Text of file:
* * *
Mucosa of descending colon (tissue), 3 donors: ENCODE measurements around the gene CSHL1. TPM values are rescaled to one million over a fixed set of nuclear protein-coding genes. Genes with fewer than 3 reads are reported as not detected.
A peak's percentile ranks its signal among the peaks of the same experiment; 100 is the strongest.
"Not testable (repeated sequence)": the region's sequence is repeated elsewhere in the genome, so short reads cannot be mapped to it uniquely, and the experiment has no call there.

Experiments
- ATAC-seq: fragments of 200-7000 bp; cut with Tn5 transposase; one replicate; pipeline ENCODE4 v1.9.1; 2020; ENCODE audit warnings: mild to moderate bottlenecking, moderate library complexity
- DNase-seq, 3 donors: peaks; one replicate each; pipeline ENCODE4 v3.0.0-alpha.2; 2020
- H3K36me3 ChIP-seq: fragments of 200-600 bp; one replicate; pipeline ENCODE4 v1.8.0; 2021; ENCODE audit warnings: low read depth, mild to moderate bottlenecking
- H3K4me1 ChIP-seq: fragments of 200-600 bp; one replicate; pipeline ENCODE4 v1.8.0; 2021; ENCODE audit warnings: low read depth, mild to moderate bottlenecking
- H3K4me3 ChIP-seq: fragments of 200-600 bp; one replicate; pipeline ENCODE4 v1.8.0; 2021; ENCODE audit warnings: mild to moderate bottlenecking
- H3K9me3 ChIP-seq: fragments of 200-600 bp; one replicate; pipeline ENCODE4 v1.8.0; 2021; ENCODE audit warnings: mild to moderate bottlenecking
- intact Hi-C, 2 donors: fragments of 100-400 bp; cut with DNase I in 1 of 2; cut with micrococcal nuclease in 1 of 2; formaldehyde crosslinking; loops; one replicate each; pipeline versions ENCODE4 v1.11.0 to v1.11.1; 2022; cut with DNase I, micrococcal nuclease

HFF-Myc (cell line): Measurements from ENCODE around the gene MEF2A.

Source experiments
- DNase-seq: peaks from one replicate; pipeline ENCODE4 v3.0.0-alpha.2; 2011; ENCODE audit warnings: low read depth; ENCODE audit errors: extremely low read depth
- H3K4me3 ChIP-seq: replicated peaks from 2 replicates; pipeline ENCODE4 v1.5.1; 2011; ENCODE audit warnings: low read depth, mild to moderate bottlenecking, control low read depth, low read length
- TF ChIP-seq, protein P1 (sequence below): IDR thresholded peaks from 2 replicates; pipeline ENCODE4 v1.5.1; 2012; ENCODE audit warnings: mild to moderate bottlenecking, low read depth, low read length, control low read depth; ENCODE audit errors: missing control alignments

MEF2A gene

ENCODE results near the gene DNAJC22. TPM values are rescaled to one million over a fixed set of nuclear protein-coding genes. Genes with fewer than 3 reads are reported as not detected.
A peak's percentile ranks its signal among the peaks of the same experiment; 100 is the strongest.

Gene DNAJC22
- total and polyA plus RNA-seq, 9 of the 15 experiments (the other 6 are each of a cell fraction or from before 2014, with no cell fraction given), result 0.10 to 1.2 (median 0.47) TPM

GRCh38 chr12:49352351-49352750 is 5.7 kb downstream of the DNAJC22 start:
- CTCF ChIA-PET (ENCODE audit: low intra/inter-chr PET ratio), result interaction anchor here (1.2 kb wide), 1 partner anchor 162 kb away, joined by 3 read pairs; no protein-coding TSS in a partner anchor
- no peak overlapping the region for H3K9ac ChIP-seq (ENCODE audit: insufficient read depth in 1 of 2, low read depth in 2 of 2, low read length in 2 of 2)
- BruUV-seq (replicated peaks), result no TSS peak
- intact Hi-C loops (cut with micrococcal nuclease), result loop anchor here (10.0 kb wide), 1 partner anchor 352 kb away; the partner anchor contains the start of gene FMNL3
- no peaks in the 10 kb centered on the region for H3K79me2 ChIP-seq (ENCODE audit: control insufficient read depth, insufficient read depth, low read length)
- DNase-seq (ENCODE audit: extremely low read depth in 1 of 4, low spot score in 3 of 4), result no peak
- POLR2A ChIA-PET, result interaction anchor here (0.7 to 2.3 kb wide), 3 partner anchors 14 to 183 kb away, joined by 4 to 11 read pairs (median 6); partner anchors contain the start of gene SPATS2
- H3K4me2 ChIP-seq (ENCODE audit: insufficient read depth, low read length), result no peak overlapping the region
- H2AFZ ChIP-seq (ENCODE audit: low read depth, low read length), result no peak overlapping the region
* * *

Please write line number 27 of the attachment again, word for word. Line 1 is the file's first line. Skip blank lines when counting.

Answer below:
- no peaks in the 10 kb centered on the region for H3K79me2 ChIP-seq (ENCODE audit: control insufficient read depth, insufficient read depth, low read length)